SOMETIMES YOU CAN ACTUALLY WIN AN OPMC HEARING AFTER YOU HAVE BEEN CONVICTED OF A CRIME
We recently represented a physician who was convicted of a crime, violating a court order involving an Order of Protection, in another state. Any conviction, any felony or misdemeanor, is, by definition, unprofessional conduct and will result in The Office of Professional Medical Conduct, OPMC, seeking a punishment against the licensed New York physician.
In our case OPMC demanded that the physician agree to a Consent Order which would have carried the sanction of a Censure and Reprimand. That agreement would have resulted in a report to the National Practitioner Data Base and a public listing of the Order on the OPMC website. Without the physician’s agreement to this Consent Order, OPMC stated that a Hearing would be scheduled and the only issue to be discussed would be the type of punishment that would be meted out to the physician.
We evaluated this situation and advised the physician that the New York Education Law states that any case against a physician can be dismissed at the Hearing “in the interest of justice” if the facts so dictate. However, a dismissal at a Hearing in the face of any criminal conviction is very, very difficult to manage and there is always the risk that a Hearing Panel might hand out a sanction that is more punitive than what was offered by OPMC.
After a long discussion, our client decided to take the risk and go to the Hearing to have an opportunity of avoiding the Data Bank report and the OPMC public posting.
To prepare for the Hearing we scheduled three people to testify on behalf of the client – a physician, a nurse and a social worker. All of these people were well acquainted with the physician and all testified to the dedication and professional excellence of our client and that any sanctions the Panel might decide upon would likely have a tremendously negative impact on the client’s career. We emphasized that the criminal conviction had nothing to do with medical care and instead revolved around an unrelated personal matter and therefore punishment of the physician in this setting would be very prejudicial and would be out of proportion to the infraction.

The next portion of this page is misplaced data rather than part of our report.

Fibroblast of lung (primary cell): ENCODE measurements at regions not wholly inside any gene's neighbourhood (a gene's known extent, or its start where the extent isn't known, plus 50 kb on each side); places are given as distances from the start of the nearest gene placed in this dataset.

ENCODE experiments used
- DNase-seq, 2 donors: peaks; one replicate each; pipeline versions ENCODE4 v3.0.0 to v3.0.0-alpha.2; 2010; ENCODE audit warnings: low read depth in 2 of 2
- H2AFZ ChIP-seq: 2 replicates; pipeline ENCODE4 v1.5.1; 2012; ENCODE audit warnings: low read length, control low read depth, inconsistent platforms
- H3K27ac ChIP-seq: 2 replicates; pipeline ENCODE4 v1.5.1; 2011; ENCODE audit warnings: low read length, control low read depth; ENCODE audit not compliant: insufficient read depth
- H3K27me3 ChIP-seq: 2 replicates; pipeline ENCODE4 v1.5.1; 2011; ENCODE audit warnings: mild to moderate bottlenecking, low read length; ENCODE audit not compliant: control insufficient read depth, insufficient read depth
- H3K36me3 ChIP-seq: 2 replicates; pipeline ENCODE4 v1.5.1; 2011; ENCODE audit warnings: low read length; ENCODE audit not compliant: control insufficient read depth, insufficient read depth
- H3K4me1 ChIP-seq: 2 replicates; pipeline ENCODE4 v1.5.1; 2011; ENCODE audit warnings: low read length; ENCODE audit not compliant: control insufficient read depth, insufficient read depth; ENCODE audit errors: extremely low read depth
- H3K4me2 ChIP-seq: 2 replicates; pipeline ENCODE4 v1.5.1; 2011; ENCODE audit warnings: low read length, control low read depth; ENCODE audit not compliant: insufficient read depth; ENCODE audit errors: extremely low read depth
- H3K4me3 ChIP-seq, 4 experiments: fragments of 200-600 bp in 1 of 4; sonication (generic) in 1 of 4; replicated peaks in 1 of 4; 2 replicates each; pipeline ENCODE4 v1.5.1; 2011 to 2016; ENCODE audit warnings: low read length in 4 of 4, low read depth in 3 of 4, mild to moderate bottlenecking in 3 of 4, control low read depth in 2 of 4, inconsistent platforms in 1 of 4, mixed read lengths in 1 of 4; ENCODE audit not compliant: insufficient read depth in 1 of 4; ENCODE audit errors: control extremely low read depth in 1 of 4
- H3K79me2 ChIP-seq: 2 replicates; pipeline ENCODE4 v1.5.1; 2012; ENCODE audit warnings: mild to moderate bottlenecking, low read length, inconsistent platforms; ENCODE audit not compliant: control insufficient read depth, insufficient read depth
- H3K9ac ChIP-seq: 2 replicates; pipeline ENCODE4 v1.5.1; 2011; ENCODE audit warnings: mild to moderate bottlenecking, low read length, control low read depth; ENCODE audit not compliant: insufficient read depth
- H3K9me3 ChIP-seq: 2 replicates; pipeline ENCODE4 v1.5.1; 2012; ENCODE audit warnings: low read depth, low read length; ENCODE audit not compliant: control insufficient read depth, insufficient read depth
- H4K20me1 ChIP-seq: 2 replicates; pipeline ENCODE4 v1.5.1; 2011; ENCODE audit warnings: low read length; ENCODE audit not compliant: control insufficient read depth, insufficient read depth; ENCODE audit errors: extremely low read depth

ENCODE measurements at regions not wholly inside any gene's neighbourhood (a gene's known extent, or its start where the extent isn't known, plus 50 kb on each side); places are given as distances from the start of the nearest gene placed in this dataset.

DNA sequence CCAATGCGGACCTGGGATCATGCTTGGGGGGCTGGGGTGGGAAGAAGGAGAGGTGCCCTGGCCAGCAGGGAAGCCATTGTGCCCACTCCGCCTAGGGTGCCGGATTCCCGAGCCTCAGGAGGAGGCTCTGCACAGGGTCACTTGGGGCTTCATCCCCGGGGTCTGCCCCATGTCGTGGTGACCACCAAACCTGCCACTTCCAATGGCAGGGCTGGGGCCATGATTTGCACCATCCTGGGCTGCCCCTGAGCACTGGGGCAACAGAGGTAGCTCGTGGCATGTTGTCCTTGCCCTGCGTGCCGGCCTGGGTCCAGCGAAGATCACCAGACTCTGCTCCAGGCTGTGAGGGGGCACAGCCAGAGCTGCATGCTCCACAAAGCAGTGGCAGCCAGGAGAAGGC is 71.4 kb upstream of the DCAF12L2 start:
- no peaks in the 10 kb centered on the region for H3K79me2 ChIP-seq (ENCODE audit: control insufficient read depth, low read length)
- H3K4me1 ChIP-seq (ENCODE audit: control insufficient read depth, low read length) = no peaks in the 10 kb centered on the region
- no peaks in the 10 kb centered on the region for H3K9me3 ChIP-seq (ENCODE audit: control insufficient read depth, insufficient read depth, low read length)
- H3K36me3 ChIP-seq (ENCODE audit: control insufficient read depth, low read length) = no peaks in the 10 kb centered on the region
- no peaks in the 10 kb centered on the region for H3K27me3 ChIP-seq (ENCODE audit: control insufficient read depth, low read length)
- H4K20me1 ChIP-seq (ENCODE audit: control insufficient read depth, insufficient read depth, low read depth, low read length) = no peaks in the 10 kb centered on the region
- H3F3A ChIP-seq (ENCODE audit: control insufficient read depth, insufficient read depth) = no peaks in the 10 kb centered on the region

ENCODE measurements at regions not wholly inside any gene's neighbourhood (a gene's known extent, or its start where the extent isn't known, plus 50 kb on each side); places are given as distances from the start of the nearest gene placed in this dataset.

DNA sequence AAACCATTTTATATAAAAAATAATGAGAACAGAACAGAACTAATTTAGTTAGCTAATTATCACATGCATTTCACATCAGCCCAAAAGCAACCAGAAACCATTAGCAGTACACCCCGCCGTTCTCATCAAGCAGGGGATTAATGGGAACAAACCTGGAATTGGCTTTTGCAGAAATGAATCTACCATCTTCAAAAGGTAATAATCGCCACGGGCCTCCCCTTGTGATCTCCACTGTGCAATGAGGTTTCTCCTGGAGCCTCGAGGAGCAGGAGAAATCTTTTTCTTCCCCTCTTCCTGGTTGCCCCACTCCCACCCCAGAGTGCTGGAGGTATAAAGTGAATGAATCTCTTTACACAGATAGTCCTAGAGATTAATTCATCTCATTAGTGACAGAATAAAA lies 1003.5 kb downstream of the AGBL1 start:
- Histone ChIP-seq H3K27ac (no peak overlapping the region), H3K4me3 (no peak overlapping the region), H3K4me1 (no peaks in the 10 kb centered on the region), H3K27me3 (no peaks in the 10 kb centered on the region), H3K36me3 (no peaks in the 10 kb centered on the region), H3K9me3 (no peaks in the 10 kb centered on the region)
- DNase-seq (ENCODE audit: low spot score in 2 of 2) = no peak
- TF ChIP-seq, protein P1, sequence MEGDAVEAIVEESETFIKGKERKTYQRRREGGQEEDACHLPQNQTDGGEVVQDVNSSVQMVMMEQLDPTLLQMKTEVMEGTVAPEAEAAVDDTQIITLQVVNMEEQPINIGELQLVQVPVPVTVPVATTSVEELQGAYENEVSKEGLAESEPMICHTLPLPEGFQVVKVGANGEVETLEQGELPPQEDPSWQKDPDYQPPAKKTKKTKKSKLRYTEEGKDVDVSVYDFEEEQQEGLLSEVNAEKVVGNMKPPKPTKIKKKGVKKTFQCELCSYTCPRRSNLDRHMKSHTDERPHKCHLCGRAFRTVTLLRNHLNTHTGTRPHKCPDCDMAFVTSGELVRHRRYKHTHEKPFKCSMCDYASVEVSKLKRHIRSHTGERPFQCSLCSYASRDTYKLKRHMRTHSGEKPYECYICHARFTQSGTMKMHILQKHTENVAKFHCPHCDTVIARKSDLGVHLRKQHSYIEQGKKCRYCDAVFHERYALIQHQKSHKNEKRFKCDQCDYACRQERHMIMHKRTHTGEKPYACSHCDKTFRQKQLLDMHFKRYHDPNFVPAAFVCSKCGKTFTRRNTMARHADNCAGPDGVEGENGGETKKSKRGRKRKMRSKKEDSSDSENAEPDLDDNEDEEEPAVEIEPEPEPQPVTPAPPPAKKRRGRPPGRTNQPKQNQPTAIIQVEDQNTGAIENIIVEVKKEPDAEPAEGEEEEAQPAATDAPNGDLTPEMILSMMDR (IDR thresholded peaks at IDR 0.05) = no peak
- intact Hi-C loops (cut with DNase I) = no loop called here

Our client testified, as the last witness, and the testimony was, in our opinion, credible and rational. The entire issue was described and the point was driven home that any sanction at all would be a mark against the physician forever and would adversely damage employment opportunities in the future. This result, we argued, would be grossly unfair and inappropriate.
Thankfully, the Hearing Panel agreed with our position and their opinion dismissed the Charges “in the interest of justice”. The rationale was that the physician had an exemplary academic and employment record and to issue a sanction would very possibly adversely impact employment in the future. Any sanction would have been out of proportion to the underlying conduct at issue and would not benefit patient care in any way. The Panel did, of course, state that it did not condone any type of criminal conduct, but the conviction itself was punishment enough for the physician and nothing would be gained by sanctioning the physician further.
The lesson to learned from this matter is that, with the right set of facts, it is possible to go to a Hearing and make the case that the Panel should, in the interest of justice, dismiss the charges, even in the face of a criminal conviction. This takes no small degree of courage on the part of the physician along with a great deal of preparation by the lawyer.